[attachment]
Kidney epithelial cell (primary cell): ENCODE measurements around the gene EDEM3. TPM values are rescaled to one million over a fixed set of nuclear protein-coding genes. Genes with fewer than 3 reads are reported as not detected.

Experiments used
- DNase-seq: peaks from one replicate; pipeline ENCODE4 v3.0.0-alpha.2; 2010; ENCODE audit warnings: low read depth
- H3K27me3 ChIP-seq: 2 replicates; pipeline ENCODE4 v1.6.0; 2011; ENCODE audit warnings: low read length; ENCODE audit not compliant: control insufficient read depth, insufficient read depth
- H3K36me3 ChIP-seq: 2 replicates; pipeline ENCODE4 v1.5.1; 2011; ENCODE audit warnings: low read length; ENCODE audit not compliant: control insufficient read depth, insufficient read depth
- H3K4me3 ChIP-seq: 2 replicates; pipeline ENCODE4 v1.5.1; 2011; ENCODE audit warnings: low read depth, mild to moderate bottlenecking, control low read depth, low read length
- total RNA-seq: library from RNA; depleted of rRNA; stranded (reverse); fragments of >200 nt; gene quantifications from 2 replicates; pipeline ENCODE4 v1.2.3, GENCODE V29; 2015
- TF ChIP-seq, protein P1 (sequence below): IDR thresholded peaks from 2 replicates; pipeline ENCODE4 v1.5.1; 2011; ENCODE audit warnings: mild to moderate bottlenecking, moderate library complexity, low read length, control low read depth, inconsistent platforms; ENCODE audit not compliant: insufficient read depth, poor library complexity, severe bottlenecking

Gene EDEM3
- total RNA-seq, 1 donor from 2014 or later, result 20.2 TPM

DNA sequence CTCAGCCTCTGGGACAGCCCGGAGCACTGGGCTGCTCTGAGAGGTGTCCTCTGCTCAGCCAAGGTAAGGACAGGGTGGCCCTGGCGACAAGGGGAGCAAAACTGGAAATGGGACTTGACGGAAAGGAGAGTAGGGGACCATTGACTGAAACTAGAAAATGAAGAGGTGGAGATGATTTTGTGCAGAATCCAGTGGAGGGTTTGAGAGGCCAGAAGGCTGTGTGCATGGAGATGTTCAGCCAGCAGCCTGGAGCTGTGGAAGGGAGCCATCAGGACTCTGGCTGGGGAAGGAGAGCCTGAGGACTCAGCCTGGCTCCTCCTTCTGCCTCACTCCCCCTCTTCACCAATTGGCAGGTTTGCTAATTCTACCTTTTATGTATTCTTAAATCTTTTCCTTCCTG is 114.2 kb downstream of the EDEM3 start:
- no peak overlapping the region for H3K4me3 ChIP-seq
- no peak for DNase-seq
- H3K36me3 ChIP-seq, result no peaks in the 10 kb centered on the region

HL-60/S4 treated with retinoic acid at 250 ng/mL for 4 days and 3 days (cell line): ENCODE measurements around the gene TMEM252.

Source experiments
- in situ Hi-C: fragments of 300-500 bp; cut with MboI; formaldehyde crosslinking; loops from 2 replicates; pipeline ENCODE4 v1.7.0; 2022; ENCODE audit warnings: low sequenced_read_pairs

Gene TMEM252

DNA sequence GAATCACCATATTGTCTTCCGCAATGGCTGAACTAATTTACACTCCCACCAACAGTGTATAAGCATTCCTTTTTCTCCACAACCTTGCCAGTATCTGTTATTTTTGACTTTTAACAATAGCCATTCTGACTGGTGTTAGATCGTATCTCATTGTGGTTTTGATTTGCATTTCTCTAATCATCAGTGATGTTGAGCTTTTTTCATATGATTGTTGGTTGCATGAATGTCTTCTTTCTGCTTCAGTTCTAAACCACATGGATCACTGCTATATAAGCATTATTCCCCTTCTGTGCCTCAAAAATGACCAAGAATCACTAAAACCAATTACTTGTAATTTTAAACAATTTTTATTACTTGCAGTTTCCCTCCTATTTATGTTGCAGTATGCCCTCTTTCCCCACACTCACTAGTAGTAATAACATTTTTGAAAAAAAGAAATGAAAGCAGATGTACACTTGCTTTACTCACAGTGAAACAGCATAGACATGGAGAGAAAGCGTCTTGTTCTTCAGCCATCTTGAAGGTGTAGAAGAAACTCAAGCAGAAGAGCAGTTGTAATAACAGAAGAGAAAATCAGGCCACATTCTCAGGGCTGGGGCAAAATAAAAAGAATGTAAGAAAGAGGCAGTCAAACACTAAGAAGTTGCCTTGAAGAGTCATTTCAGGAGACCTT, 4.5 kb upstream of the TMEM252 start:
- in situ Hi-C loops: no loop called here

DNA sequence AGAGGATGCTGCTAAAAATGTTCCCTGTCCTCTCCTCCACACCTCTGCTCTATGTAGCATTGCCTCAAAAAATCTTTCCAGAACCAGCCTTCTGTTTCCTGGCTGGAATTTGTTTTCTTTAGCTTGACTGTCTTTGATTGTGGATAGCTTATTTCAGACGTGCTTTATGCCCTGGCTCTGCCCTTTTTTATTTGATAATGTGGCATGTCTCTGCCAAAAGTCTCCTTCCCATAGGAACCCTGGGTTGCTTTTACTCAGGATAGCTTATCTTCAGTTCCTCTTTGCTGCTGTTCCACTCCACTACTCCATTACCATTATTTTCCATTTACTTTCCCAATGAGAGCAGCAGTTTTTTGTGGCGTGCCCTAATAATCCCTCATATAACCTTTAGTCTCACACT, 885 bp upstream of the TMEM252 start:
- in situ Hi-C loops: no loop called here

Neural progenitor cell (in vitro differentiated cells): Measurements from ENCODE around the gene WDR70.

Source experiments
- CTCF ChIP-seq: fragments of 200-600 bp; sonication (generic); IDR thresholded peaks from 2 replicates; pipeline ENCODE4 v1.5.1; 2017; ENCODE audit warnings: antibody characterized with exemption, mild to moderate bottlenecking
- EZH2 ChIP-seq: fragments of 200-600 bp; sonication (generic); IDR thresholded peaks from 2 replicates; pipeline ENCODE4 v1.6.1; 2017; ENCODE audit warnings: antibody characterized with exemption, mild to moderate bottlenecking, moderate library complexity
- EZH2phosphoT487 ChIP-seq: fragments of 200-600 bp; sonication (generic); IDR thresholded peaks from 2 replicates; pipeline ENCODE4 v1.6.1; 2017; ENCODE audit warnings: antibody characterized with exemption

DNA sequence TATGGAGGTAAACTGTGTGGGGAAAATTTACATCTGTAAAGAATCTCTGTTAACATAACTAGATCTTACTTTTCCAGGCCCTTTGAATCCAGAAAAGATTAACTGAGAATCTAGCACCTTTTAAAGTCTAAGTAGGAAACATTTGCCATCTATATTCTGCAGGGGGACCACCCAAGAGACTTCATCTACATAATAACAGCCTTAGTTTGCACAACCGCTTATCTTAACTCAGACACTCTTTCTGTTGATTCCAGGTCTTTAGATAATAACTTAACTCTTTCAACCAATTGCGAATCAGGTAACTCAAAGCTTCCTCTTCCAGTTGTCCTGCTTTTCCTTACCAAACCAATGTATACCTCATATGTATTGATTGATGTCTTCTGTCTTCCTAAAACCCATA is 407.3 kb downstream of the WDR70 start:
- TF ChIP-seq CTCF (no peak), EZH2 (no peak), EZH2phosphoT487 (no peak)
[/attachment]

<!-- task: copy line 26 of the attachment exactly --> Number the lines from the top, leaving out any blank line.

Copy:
- EZH2 ChIP-seq: fragments of 200-600 bp; sonication (generic); IDR thresholded peaks from 2 replicates; pipeline ENCODE4 v1.6.1; 2017; ENCODE audit warnings: antibody characterized with exemption, mild to moderate bottlenecking, moderate library complexity